Today, the least populated of Warren County towns, Stony Creek was once the home to over 1,200 inhabitants.  John Bowman’s tanning operation – one of the largest in the region – was the reason.  You can see by the following chart that the tanning operation was at its height in the 1870s & 1880s:

 

Year

Population

1855

913

1860

960

1865

935

1870

1,127

1875

1,253

1880

1,253

1940

457

1970

560

1980

528

2010

767

 

            At the town’s formation, the four corners of the Stony Creek hamlet, or Creek Center, was the location of the only post office in what is the present-day town.

 

            A number of sawmills – as many as nine at one time – operated in the town along with several grist mills.  Besides the importance of lumbering and tanning, a broom factory, an inn, store, and potash factory rounded out the early businesses in the town.

Creek Center

            The four corners in ‘The Creek’ since the beginning of the tanning business has always been the business section of town.  Stores in which to purchase most needed goods (dry goods, groceries, etc.), a post office, hotels, eateries, a grain store, and even a hardware business have come and gone at the corners.

The Tannery

        In the mid-1800s, John P. Bowman started a tannery in Stony Creek which became one of the largest tanneries in the region.  In addition to the tannery buildings, Bowman provided living accommodations for many of his employees.  At its height, the tannery had a capacity of over 40,000 sides of leather a year.  After Bowman’s death, the Garnar Leather Works of Luzerne took over the factory.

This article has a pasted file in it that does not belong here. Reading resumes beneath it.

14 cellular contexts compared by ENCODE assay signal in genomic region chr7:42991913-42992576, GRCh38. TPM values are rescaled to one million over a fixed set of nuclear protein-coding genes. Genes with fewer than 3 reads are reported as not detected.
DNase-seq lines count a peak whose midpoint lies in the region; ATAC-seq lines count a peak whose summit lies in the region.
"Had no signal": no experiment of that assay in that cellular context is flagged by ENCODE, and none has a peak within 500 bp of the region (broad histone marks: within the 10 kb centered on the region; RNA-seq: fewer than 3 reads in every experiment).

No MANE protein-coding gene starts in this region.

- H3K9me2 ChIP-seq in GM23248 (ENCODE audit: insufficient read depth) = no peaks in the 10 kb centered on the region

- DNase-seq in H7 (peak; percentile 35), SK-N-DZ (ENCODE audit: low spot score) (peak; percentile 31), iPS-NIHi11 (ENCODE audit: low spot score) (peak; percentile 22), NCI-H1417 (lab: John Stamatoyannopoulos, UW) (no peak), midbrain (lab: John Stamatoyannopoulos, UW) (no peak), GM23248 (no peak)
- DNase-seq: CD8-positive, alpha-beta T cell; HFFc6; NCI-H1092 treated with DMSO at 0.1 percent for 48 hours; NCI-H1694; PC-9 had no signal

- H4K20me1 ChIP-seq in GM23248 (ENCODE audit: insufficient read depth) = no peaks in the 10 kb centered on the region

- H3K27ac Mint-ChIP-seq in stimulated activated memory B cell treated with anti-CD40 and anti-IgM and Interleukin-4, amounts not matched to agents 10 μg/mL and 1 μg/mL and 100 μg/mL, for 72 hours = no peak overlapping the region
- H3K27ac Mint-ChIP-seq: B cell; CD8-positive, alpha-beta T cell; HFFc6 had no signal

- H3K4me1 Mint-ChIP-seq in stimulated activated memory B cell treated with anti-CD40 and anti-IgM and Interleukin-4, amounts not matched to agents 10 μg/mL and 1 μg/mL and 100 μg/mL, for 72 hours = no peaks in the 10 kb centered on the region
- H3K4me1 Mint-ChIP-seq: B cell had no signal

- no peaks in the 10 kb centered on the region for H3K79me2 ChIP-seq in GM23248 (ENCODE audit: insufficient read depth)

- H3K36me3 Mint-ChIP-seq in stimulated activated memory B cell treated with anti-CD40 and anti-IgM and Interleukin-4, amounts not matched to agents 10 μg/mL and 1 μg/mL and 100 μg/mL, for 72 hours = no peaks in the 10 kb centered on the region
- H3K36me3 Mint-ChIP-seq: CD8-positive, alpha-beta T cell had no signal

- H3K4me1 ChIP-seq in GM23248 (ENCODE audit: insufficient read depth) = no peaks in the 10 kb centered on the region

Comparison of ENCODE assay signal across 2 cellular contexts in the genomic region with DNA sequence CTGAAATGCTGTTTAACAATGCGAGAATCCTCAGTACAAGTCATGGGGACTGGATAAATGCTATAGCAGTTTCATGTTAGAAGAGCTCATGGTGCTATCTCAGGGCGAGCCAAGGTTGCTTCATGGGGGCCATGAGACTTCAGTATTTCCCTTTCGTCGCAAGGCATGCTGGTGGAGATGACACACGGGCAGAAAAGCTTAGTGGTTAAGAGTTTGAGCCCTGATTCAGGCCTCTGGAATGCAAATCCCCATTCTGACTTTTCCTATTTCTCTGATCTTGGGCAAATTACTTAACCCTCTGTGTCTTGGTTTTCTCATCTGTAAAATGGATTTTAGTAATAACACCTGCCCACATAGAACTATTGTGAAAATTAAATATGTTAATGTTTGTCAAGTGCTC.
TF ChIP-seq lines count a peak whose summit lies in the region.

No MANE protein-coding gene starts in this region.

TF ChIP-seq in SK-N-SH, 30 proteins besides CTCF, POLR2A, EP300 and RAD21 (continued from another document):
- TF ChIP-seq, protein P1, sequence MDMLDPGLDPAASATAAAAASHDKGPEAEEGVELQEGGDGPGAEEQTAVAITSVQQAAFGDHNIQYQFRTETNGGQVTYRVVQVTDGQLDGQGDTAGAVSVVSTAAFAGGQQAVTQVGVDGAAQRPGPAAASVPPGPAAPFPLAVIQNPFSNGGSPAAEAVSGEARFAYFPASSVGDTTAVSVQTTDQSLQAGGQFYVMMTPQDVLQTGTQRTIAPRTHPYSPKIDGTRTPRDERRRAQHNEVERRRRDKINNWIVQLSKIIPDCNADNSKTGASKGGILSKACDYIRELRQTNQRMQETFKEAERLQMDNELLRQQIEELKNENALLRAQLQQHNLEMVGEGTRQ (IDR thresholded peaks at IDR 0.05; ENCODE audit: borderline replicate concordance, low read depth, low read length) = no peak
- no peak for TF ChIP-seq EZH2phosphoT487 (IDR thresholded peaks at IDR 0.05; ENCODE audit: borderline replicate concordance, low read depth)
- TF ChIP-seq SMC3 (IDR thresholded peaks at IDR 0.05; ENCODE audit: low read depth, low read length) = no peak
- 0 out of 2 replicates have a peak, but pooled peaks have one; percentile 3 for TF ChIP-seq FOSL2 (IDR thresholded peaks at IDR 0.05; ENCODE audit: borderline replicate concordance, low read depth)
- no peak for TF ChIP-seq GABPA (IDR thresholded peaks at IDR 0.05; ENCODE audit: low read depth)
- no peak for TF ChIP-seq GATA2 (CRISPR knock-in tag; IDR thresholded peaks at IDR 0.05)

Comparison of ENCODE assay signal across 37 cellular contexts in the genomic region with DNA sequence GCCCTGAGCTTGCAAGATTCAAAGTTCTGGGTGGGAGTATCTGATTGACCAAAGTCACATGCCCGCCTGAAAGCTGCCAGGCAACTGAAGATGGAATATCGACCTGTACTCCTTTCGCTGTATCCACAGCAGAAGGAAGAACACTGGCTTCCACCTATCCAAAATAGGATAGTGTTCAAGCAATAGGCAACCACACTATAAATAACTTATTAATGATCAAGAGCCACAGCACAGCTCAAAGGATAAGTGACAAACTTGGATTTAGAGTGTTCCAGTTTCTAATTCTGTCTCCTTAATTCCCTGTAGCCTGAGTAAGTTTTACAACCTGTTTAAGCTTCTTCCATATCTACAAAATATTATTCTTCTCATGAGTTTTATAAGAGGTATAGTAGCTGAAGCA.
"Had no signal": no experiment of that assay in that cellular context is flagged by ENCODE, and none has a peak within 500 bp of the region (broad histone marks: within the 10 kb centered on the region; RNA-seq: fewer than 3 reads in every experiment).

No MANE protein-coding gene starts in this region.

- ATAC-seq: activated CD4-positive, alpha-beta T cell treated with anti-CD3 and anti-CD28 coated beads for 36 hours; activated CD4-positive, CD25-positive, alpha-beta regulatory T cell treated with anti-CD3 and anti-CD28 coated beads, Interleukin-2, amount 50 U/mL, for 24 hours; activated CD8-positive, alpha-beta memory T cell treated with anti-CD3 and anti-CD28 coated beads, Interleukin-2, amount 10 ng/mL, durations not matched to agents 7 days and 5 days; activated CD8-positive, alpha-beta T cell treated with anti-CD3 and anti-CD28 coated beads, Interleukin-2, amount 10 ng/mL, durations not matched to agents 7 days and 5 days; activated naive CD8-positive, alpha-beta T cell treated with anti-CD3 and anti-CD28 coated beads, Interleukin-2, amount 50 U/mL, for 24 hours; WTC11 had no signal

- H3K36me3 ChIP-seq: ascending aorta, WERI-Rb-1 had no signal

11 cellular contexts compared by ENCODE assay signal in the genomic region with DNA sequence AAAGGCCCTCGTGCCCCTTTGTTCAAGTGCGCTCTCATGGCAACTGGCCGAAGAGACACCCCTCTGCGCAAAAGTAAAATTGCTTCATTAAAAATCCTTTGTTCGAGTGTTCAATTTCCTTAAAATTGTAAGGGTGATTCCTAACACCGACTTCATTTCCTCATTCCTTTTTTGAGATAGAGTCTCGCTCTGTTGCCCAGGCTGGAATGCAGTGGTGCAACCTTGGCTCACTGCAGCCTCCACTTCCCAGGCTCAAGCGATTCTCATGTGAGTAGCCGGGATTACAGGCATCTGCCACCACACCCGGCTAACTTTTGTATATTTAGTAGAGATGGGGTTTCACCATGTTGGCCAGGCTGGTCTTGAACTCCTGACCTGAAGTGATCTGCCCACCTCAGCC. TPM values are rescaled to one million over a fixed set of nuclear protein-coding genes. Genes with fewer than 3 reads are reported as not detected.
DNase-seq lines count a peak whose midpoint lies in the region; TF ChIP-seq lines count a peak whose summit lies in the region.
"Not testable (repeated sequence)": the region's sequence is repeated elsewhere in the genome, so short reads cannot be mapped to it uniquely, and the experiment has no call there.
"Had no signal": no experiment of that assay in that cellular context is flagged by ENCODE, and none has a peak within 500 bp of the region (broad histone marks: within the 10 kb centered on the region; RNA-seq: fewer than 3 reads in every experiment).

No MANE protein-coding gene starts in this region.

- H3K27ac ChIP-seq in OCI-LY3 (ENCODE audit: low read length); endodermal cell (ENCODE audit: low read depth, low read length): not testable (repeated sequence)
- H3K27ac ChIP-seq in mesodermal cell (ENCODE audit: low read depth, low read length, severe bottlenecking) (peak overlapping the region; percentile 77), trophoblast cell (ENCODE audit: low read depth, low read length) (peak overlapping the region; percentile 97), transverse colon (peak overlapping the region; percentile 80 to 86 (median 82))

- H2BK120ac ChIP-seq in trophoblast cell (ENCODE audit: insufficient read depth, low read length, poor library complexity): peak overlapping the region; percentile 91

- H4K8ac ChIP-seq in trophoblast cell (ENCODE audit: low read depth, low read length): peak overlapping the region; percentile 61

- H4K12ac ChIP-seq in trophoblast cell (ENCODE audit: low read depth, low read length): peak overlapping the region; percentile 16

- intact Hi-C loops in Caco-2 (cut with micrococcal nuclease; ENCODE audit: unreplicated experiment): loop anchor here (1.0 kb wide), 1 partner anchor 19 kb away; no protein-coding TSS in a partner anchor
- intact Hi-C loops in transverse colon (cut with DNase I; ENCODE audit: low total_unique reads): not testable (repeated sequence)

Knowelhurst

            On the western edge of Warren County is a small hamlet on the road to Harrisburg.  Knowelhurst today hosts an active church, two cemeteries and a small number of houses and small farms.   At one time it had its own schoolhouse:  District # 7.  Today it is a pass through between Creek Center and Harrisburg.

 

Harrisburg

            Harrisburg, in the western part of the town, was named for three Harris brothers who built a sawmill there sometime before 1850.  The place was once the site of activity, with hotels and later a dude ranch.

 

            Just a few miles north from the crossroads of Stony Creek one can find Harrisburg Lake and what was once the hamlet of Harrisburg.  This beautiful, two-mile-long lake at an altitude of 1,494 feet drains through East Stony Creek, the Sacandaga Reservoir, and eventually the Hudson River.

 

            The highway ends at Harrisburg, but private roads lead to dude ranches and many private camps.  Dude ranches in the area included Sunset Valley, the Lake Club and the Lodge at Harrisburg Lake.

     This article was prepared by Dr. Marilyn Van Dyke for the Warren County Historical Society.  Material was extracted from Stony Creek Then and Now by Janice M. Whipple, published by the Stony Creek Historical Association (1980).  Additional material was provided by Stony Creek Town Historian Cynthia Cameron and Warren County Historian Stan Cianfarano.  The black & white photos come from Ms. Whipple’s book.  The colored photos are courtesy of Stan Cianfarano.